I think that the Memory Hole Blog is fearless, which is why so many very fine writers and thinkers are happy to spend time here, and why so many curious visitors keep coming back after tasting the thing. Neither pillar holds sway, and most of us, whether leaning generally “left” or “right” on political or social topics, want nothing to do with that horrible Lodge, with its evil secrets. We broke free of it some time ago, and wouldn’t reenter the Matrix for all the tea in China; we see what it is doing to the world around us and we want to see an end put to it. So this “gatekeeper” instinct does not really fit the MHB profile, which I suspect is why ideologues don’t tend to last long around here.
Still, in the broader culture, these twin pillars are genuinely believed in, and practically everyone believes that those columns looming over our culture frame reality itself, that this weird new Lodge IS reality. This is the problem we face when Sandy Hook, Boston, Santa Barbara, Aurora, et al. look to us from the very start so obviously fake, yet we can’t persuade those closest to us to take a closer look. Even people supposedly dedicated to exposing the truth believe the artificial, mentally crippling, left/right paradigm.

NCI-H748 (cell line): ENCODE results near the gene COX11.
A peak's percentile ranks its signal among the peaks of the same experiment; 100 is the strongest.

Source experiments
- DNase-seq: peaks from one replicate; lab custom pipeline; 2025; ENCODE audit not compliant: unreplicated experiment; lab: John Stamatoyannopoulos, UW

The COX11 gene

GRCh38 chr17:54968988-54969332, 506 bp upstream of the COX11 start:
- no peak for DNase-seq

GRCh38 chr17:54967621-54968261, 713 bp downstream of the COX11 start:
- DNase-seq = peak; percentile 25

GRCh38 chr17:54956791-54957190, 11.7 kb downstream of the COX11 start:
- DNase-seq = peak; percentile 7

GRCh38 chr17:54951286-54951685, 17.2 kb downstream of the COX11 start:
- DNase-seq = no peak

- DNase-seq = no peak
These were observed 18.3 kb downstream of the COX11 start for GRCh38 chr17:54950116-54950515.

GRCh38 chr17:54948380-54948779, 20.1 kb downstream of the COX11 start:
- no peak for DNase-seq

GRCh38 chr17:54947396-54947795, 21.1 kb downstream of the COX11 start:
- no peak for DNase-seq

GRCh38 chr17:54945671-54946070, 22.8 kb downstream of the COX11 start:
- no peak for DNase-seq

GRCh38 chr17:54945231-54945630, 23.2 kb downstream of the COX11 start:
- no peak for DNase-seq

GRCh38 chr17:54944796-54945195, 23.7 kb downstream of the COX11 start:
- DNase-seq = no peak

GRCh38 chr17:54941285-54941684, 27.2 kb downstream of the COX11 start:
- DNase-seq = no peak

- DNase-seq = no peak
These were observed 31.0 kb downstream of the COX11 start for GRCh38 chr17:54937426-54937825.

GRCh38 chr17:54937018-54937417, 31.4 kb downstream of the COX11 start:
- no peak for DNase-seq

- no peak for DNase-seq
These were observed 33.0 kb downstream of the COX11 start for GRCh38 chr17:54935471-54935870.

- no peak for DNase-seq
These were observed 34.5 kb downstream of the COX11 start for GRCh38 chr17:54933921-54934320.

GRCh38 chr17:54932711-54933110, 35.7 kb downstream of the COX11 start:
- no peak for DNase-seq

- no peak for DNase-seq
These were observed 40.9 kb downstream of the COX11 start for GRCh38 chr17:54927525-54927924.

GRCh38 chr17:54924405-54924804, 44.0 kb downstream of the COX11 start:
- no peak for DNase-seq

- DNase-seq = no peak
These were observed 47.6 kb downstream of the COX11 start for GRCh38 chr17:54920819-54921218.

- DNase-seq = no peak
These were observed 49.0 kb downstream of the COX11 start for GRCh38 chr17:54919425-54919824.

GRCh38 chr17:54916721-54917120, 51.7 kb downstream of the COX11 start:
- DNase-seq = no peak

It is hard to step away from that Lodge door, turn our backs on the two pillars, and walk away from the model everyone is expected to accept as essential to the nature of reality. But once we do, we discover that it was not always so, here, even, in North America, and DEFINITELY not elsewhere in the world, throughout time: it’s a new creation. We’ve been hoodwinked, bamboozled. We can blame the schools, the MSM, Edward Bernays; hell, we can invoke the Twinkie Defense, for all I care. The point is, here we are, and people’s attachment to that thought-prison seems to me the real problem we face in trying to liberate those around us. The problem is it has been so well ingrained that the modern notion of left/right seems like an innate instinct that all human beings have always shared.